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Sexual relationship disorder

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Sexual relationship disorder
ICD-10 F662
ICD-9 {{{ICD9}}}
OMIM [1]
DiseasesDB [2]
MedlinePlus [3]
eMedicine /
MeSH {{{MeshNumber}}}


Sexual relationship disorder is a disorder where a person has difficulties in forming or maintaining a sexual relationship because of their gender identity or sexual orientation. The World Health Organization lists sexual relationship disorder in the ICD-10, under "Psychological and behavioural disorders associated with sexual development and orientation". The WHO describes it thus:

The gender identity or sexual orientation (heterosexual, homosexual, or bisexual) is responsible for difficulties in forming or maintaining a relationship with a sexual partner. (F662)

The WHO applies the following note to the entirety of part F66: "Sexual orientation by itself is not to be regarded as a disorder."[1]

A significant number of men and women experience conflict surrounding homosexual expression within a mixed-orientation marriage.[2] Therapy may include helping the client feel more comfortable and accepting of same-sex feelings and to explore ways of incorporating same-sex and opposite-sex feelings into life patterns.[3] Although a strong homosexual identity was associated with difficulties in marital satisfaction, viewing the same-sex activities as compulsive facilitated commitment to the marriage and to monogamy.[4]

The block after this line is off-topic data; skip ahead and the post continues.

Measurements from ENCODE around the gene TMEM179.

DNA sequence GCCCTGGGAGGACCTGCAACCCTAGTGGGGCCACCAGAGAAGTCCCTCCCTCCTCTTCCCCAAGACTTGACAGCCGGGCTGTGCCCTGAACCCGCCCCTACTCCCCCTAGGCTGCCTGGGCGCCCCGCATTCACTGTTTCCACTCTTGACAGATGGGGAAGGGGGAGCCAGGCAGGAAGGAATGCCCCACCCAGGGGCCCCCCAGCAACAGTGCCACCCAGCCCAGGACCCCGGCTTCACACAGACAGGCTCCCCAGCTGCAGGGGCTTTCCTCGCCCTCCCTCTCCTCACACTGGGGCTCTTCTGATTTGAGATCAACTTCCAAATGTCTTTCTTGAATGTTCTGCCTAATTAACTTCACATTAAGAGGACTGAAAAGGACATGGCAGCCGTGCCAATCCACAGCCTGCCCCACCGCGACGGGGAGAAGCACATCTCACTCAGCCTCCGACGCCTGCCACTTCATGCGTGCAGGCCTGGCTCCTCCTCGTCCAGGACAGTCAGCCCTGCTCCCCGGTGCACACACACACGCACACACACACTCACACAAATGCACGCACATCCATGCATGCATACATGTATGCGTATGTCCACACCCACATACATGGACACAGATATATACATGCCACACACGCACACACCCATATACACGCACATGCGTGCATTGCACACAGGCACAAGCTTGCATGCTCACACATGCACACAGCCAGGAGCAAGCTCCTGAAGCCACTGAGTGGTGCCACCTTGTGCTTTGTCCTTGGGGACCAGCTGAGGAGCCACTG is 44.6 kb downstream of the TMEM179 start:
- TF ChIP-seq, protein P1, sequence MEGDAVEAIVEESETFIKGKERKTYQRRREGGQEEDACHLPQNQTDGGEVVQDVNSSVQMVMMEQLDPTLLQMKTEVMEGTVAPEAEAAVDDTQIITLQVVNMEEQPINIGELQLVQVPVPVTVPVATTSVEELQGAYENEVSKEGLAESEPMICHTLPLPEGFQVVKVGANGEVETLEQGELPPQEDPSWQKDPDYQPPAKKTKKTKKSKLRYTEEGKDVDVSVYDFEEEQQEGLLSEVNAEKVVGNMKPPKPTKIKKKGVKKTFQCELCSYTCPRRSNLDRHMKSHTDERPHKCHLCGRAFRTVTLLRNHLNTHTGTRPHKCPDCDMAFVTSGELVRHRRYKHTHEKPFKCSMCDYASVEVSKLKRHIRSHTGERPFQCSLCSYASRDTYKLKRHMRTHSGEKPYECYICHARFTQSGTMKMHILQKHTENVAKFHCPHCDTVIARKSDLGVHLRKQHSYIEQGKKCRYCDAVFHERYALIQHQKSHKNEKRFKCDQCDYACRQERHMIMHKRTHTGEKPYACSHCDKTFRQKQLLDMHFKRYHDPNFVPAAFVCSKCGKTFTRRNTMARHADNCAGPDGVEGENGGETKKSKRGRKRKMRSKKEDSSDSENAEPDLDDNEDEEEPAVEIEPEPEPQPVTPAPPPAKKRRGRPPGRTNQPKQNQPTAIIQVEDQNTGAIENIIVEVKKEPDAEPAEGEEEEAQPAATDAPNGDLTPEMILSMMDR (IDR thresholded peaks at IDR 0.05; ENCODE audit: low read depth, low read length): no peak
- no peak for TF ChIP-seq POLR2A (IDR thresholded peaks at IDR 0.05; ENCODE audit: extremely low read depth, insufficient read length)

Other LGB people may want to have a family with an opposite-sex spouse. They may seek to change their sexual orientation.[5] Research from the 1970's showed that a minority of patients who undergo therapy ultimately married someone of the opposite sex, though it is not clear what role therapy contributed to the marriage. Recent research does not permit any attribution of marital outcomes to therapy, though it appears that sexual orientation identity reconstruction can help clients develop a heterosexual orientation identity.[6]

See also Edit

ReferencesEdit

  1. ICD-10: See part F66.
  2. Wolf TJ (1987). Group psychotherapy for bisexual men and their wives. J Homosex. 14 (1-2): 191–9.
  3. Coleman E (1981). Bisexual and gay men in heterosexual marriage: conflicts and resolutions in therapy. J Homosex. 7 (2-3): 93–103.
  4. Schneider JP, Schneider BH (1990). Marital satisfaction during recovery from self-identified sexual addiction among bisexual men and their wives. J Sex Marital Ther. 16 (4): 230–50.
  5. Rosik CH (Jan 2003). Motivational, ethical, and epistemological foundations in the treatment of unwanted homoerotic attraction. J Marital Fam Ther. 29 (1): 13–28.
  6. Report of the American Psychological Association Task Force on Appropriate Therapeutic Responses to Sexual Orientation


[[Category:Sexual relatio
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